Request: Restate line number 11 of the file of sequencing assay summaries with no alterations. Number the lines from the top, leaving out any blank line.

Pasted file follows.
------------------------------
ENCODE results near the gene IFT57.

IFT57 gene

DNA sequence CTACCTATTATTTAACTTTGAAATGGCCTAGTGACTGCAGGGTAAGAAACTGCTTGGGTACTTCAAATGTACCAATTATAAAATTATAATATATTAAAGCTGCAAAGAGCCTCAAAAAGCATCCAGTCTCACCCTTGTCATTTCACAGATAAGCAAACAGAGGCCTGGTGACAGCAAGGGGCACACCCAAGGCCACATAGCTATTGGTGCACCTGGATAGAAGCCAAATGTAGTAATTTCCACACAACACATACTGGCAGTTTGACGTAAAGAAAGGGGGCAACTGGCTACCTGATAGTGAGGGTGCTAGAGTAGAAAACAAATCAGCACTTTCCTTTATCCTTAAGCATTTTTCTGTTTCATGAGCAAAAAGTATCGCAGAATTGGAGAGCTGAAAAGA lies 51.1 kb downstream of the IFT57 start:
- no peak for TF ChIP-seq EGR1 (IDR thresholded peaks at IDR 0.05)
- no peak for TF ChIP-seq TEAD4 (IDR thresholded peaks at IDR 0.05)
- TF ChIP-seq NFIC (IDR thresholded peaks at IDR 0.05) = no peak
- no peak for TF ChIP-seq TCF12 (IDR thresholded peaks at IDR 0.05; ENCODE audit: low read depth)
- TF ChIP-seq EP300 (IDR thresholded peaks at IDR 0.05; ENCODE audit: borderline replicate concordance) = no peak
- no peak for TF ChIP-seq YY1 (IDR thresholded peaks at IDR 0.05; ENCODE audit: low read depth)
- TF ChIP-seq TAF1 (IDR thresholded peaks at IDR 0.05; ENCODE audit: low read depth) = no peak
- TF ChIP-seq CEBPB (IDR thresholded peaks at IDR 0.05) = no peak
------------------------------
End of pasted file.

- TF ChIP-seq CEBPB (IDR thresholded peaks at IDR 0.05) = no peak